We interviewed Liz Mann, Talent Mobility Business Partner – People & Culture. Liz is responsible for managing the global mobility function for Grant Thornton Australia.  
Give us a bit of background about you and your career so far.

With over 20 years’ experience in HR, I’ve spent half of that time specialising in the global mobility space. Identifying my passion for mobility through my own relatable experiences, I’ve covered a range of roles both generalist and solely focused on global mobility. Spanning across global markets, I’ve worked in Australia, the UK and Switzerland for both corporates and humanitarian organisations.  I spent over five years working for the International Federation of Red Cross and Red Crescent Societies, during my time in Switzerland. Upon returning to Australia, I’ve taken up a role with Grant Thornton Australia, to carry out a solely focused Global Mobility role. Grant Thornton Australia has a workforce of 1,300 with offices in Adelaide, Brisbane, Cairns, Perth, Melbourne and Sydney. The firm is part of a global network, Grant Thornton International, which has a workforce of 47,000 people, located across 130 countries. I discovered my passion for the mobility space over ten years ago, mainly because I feel I have been affected by mobility most of my life. As a child, I moved just about every three years due to my father’s job, and as an adult in my chosen career, I have also been an international assignee myself.  I feel I have a deep understanding of the perspective of the assignee from my own firsthand experience.

What is your role at Grant Thornton? What are your main responsibilities?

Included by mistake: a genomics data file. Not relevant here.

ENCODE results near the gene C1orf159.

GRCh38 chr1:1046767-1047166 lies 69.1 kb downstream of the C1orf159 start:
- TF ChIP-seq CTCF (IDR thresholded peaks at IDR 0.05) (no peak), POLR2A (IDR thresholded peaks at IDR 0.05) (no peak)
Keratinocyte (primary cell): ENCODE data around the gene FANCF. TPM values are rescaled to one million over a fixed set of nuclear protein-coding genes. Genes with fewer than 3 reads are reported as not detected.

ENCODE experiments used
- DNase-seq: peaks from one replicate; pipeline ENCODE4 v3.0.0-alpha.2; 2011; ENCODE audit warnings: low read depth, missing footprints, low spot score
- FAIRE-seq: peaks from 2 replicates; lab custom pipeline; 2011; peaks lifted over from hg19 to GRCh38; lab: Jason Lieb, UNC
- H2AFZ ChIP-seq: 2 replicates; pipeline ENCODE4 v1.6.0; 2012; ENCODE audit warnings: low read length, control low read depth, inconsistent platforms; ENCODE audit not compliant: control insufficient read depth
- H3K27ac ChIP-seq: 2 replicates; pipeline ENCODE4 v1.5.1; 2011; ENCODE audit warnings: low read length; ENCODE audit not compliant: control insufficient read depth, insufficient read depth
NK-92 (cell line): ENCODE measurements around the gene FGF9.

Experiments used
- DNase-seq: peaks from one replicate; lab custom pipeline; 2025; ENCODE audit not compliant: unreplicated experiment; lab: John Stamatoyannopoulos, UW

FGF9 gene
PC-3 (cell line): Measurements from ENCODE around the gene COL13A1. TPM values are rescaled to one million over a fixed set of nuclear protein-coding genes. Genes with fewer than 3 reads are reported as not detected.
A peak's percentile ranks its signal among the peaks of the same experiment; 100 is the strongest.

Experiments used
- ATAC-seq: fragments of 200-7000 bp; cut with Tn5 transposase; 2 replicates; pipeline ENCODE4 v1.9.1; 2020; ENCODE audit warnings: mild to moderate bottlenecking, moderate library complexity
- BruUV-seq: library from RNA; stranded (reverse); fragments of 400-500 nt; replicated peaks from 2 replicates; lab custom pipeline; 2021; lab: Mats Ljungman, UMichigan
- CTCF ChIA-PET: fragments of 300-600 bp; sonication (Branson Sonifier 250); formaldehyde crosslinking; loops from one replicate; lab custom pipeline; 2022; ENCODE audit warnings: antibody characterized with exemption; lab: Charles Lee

Diversity is a key focus area for Grant Thornton to ensure our workforce is relevant to our client base. My role involves managing the global mobility function for Grant Thornton Australia which means I have the opportunity to support increasing our diversity by broadening the range of skills and ethnicity in our teams through secondments. Working with Grant Thornton International, I facilitate the Australian firm’s international secondments, whether that is one of our local employees heading over to one of our affiliate firms within the international network, or welcoming secondments to work here.  I work closely with People & Culture managers in the various Grant Thornton offices around Australia to help support and manage the global mobility function.  I’m also fortunate enough to work in a firm that has a global mobility tax offering as a service, this means the majority of the tax risks are dealt with by that team, so that we’re meeting various tax obligations in the relevant countries. And, of course, I work closely with my counterparts in other Grant Thornton Firms around the world as well as the individual assignees themselves. I love my job. I love working with assignees who in the most part are excited about the upcoming opportunity as well as nervous.  I love the centralised aspect of my job and being able to shape policy and process for the better.  I love the fact that you are constantly learning – there are always changes to visa laws or tax laws or new ways of doing things which means there is always something new to understand.

How many expats does Grant Thornton have? How many moves per year?